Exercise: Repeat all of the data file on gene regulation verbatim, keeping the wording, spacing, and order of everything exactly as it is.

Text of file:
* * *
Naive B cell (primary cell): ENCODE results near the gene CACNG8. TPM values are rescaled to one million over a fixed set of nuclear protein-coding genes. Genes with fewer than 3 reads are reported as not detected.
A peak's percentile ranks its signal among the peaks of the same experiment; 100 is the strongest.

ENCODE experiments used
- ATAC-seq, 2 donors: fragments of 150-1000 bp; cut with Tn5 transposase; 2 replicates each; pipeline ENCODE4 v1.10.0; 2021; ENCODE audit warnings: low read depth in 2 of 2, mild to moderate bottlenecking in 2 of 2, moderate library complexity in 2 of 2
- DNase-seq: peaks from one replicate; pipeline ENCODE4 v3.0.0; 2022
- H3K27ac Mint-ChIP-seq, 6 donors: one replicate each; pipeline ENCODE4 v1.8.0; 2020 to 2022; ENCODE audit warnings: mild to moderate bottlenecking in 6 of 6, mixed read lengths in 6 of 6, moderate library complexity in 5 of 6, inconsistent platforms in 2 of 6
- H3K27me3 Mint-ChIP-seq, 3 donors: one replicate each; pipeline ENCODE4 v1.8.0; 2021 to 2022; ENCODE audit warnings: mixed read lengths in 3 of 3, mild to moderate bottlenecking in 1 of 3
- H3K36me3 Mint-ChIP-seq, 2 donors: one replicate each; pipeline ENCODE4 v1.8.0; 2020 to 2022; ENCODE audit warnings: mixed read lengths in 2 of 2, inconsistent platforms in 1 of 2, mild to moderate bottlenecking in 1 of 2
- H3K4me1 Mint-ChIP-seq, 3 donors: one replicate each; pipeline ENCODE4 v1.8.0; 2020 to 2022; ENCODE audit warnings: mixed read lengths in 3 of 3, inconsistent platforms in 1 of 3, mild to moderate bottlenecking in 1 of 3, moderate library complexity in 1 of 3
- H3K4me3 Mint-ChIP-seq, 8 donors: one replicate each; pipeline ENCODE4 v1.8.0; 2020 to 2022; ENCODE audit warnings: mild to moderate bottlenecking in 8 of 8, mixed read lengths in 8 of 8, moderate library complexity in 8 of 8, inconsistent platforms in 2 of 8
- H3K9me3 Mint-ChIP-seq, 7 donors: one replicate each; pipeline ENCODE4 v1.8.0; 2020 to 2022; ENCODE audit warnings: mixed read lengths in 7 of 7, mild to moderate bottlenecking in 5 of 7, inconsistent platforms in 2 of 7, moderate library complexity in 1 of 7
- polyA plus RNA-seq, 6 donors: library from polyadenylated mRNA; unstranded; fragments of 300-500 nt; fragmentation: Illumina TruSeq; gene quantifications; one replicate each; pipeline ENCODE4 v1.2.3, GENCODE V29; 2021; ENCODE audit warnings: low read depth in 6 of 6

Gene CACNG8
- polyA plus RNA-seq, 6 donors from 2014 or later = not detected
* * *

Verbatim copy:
Naive B cell (primary cell): ENCODE results near the gene CACNG8. TPM values are rescaled to one million over a fixed set of nuclear protein-coding genes. Genes with fewer than 3 reads are reported as not detected.
A peak's percentile ranks its signal among the peaks of the same experiment; 100 is the strongest.

ENCODE experiments used
- ATAC-seq, 2 donors: fragments of 150-1000 bp; cut with Tn5 transposase; 2 replicates each; pipeline ENCODE4 v1.10.0; 2021; ENCODE audit warnings: low read depth in 2 of 2, mild to moderate bottlenecking in 2 of 2, moderate library complexity in 2 of 2
- DNase-seq: peaks from one replicate; pipeline ENCODE4 v3.0.0; 2022
- H3K27ac Mint-ChIP-seq, 6 donors: one replicate each; pipeline ENCODE4 v1.8.0; 2020 to 2022; ENCODE audit warnings: mild to moderate bottlenecking in 6 of 6, mixed read lengths in 6 of 6, moderate library complexity in 5 of 6, inconsistent platforms in 2 of 6
- H3K27me3 Mint-ChIP-seq, 3 donors: one replicate each; pipeline ENCODE4 v1.8.0; 2021 to 2022; ENCODE audit warnings: mixed read lengths in 3 of 3, mild to moderate bottlenecking in 1 of 3
- H3K36me3 Mint-ChIP-seq, 2 donors: one replicate each; pipeline ENCODE4 v1.8.0; 2020 to 2022; ENCODE audit warnings: mixed read lengths in 2 of 2, inconsistent platforms in 1 of 2, mild to moderate bottlenecking in 1 of 2
- H3K4me1 Mint-ChIP-seq, 3 donors: one replicate each; pipeline ENCODE4 v1.8.0; 2020 to 2022; ENCODE audit warnings: mixed read lengths in 3 of 3, inconsistent platforms in 1 of 3, mild to moderate bottlenecking in 1 of 3, moderate library complexity in 1 of 3
- H3K4me3 Mint-ChIP-seq, 8 donors: one replicate each; pipeline ENCODE4 v1.8.0; 2020 to 2022; ENCODE audit warnings: mild to moderate bottlenecking in 8 of 8, mixed read lengths in 8 of 8, moderate library complexity in 8 of 8, inconsistent platforms in 2 of 8
- H3K9me3 Mint-ChIP-seq, 7 donors: one replicate each; pipeline ENCODE4 v1.8.0; 2020 to 2022; ENCODE audit warnings: mixed read lengths in 7 of 7, mild to moderate bottlenecking in 5 of 7, inconsistent platforms in 2 of 7, moderate library complexity in 1 of 7
- polyA plus RNA-seq, 6 donors: library from polyadenylated mRNA; unstranded; fragments of 300-500 nt; fragmentation: Illumina TruSeq; gene quantifications; one replicate each; pipeline ENCODE4 v1.2.3, GENCODE V29; 2021; ENCODE audit warnings: low read depth in 6 of 6

Gene CACNG8
- polyA plus RNA-seq, 6 donors from 2014 or later = not detected